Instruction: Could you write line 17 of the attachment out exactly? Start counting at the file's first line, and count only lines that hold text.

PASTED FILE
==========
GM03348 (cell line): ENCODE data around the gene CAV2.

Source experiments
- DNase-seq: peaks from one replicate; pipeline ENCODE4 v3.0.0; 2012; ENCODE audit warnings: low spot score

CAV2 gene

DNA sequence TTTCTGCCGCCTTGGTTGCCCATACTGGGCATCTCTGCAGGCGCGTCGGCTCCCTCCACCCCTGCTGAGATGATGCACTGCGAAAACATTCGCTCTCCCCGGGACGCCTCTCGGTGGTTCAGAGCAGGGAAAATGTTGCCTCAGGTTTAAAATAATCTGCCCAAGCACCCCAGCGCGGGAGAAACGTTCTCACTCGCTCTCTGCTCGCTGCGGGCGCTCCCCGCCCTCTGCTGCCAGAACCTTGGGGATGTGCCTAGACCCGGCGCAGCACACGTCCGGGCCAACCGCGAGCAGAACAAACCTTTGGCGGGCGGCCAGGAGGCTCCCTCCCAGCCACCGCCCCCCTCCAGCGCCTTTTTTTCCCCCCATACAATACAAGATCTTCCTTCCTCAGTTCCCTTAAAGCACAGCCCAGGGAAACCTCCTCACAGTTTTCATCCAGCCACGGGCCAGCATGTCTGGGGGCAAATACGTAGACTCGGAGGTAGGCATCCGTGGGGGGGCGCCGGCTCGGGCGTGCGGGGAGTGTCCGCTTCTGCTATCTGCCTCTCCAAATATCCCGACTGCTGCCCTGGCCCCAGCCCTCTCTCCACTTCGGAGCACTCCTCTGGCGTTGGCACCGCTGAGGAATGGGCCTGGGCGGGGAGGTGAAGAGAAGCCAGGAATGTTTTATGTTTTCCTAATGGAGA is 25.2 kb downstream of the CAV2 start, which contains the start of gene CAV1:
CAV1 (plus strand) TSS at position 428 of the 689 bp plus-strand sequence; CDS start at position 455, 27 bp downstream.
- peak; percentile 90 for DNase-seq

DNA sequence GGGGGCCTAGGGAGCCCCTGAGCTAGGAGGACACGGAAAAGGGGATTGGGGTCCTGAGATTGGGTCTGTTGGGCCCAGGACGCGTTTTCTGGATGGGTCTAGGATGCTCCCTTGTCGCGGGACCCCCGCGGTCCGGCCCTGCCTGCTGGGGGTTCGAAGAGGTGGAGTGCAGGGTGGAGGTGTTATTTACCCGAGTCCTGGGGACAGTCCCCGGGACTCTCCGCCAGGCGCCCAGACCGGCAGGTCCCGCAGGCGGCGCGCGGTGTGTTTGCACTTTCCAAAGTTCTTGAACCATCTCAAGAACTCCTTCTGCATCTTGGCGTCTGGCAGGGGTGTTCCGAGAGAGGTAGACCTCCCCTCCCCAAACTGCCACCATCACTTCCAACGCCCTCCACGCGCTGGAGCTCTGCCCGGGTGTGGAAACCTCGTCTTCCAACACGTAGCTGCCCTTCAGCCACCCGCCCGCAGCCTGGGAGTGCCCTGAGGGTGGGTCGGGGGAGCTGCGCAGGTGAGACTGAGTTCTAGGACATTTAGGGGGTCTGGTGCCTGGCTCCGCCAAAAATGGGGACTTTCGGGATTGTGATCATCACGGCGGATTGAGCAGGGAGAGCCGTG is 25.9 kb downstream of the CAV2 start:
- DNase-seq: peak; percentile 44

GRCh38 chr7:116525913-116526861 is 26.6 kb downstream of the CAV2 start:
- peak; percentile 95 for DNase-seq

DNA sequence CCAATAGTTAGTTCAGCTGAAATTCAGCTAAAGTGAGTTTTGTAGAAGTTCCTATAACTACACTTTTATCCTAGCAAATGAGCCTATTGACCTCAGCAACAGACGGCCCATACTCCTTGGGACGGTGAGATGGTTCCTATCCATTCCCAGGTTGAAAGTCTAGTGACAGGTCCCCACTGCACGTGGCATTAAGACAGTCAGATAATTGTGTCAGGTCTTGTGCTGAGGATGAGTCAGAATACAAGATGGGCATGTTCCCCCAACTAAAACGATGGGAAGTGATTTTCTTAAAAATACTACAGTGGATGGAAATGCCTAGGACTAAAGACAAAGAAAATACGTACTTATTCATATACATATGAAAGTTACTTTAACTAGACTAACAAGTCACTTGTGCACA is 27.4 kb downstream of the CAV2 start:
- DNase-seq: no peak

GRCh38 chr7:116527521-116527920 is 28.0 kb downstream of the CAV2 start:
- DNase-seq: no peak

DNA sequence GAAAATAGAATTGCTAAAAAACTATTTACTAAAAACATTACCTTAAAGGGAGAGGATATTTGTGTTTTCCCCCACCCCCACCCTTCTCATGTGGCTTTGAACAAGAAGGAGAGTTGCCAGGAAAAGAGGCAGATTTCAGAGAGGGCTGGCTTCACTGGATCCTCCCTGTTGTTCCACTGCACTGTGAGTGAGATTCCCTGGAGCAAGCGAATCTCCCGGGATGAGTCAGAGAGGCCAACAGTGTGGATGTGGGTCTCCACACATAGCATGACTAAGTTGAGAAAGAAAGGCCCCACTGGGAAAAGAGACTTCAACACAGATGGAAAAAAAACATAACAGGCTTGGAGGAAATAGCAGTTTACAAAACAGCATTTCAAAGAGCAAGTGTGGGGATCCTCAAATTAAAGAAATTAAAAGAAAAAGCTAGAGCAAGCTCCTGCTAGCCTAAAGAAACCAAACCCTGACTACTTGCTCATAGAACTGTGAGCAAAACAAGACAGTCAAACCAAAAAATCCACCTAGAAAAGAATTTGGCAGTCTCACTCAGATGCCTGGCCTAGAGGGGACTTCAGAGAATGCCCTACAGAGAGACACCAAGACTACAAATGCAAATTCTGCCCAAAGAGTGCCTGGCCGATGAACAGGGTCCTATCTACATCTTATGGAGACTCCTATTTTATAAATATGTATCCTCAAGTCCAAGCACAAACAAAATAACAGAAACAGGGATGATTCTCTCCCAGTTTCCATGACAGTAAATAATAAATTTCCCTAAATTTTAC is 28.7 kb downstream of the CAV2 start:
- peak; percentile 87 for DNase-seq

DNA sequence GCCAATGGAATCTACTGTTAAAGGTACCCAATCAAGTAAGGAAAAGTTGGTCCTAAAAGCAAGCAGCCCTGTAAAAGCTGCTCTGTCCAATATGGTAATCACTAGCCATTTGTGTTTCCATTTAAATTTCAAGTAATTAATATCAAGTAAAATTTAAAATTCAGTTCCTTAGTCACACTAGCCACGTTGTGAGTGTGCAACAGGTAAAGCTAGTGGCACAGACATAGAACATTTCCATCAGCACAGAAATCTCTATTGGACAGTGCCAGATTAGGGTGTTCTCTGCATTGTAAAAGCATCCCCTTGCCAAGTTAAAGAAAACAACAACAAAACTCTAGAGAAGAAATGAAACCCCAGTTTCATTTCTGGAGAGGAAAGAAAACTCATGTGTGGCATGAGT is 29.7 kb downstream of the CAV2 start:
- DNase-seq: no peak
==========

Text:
- peak; percentile 87 for DNase-seq